Can anyone other than a physician obtain consent if this policy applies to the study?
- Mid-level providers (e.g., nurse practitioner, physician assistant) listed as consent designees in the eIRB application may obtain consent instead of the physician-investigator if the study therapy or procedure is within the scope of practice for their credentials at Johns Hopkins.
- In addition, individuals who are allowed by Johns Hopkins policy and state law to perform a clinical procedure or test may obtain research consent for that procedure, provided it is within the individuals’ scope of practice and they are listed as consent designees in the eIRB application.
Must consent be obtained in a certain order?
No, the study team may determine the method, timing and sequence of consent discussions. For example, (i) the physician-investigator may conduct the entire consent discussion, (ii) the physician-investigator and non-physician consent designee may jointly conduct the consent discussion in one meeting with the participant, or (iii) the physician-investigator and non-physician consent designee may have separate meetings* with the participant.
* If there are separate consent sessions (i.e. one with a non-physician consent designee and a later one with a physician-investigator) which will involve a significant time lapse between the sessions, the investigator should detail and justify this process in the eIRB application for the IRB’s consideration.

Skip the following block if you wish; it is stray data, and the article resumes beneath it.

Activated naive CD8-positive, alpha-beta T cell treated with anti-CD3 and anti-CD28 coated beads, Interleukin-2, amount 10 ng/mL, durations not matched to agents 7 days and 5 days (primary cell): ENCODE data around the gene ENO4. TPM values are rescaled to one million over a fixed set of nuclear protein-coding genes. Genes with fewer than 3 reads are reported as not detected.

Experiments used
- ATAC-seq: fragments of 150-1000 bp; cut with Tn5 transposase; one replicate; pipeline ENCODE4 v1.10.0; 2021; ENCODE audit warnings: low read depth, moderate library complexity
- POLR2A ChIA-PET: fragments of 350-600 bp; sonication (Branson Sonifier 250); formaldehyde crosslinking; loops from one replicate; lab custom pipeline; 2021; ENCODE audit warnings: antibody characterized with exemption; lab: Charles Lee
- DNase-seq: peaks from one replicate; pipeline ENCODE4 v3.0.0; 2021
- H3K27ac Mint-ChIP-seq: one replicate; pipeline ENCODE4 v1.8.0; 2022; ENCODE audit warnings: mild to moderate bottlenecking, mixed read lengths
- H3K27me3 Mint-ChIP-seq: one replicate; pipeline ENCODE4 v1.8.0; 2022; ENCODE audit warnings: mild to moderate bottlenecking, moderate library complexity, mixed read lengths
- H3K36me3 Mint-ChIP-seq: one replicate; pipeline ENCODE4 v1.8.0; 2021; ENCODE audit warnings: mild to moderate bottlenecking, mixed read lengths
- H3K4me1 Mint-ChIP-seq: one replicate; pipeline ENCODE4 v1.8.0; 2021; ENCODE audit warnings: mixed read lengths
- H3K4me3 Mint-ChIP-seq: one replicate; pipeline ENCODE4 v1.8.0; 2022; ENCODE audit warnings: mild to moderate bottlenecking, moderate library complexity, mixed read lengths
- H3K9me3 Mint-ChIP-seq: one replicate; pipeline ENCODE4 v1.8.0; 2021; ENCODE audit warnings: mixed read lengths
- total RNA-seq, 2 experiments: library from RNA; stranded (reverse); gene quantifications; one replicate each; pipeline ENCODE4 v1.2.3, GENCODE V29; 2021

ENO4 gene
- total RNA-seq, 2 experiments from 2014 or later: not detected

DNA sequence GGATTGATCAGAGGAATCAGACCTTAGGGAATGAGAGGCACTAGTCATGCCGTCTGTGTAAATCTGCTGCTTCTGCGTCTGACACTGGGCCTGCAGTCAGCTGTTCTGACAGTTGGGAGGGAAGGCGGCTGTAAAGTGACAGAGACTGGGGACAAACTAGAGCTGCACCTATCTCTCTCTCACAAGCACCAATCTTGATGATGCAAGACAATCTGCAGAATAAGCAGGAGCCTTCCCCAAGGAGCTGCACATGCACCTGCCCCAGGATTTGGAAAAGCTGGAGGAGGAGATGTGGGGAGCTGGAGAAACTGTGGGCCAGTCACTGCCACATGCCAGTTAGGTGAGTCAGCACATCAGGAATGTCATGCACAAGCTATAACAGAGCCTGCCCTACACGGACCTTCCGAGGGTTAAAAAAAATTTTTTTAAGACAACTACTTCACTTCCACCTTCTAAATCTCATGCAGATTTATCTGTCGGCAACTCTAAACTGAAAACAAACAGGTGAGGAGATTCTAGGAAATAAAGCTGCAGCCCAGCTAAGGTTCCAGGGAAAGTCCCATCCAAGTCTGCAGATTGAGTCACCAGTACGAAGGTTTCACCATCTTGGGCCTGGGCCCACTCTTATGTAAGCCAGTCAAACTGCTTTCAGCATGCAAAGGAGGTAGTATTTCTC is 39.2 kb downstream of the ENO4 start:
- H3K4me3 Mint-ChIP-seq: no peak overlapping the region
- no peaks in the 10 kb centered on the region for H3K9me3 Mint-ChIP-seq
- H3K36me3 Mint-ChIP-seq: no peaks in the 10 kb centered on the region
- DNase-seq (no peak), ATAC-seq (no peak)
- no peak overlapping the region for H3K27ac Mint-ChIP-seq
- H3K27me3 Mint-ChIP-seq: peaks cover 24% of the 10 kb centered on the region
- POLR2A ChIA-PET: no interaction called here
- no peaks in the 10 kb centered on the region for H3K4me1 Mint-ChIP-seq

If the IRB or a study sponsor requires re-consent on a Change in Research submission with a revised consent form, is the physician-investigator required to participate in the re-consent process?
The physician-investigator or mid-level provider is required to participate only where there are substantial changes to the risks/benefits of the study, or if new alternative treatments have been identified.
Is it necessary to re-consent all current study participants on studies now subject to this new policy?
No, it is not necessary to re-consent current study participants for the sole purpose of meeting the physician consent requirement. However, the policy applies to all new enrollees in studies which were initially approved prior to the implementation of the policy.
Can any study procedures start before the physician-investigator obtains consent?
If screening is included in the consent form, minimal risk screening procedures (e.g., blood draws, radiographs) may be conducted after the non-physician consent designee and participant have signed the consent form, but the physician-investigator must explain the risks, benefits and alternatives prior to starting the study intervention or the use of the investigational drug/device.
What procedures are considered “clinical procedures for which consent by a physician would be required”?
- Surgical procedures
- Glucose clamp studies
- Cardiac catheterization
- Arterial line insertion
Procedures that would not require physician consent under this policy include, x-rays, CT scans or MRIs. For these imaging tests, imaging staff should be following the same processes that they do for clinical imaging.
Is it possible to obtain a waiver from the requirements of this policy (other than those that can be granted by the IRB as defined above)?
In limited cases, a waiver may be granted for circumstances not contemplated by this guidance. PIs should email the JHM IRB Help Desk at email@example.com with request for waiver and justification. The request will be forwarded to the Vice Dean for Clinical Investigation and Risk Management for review.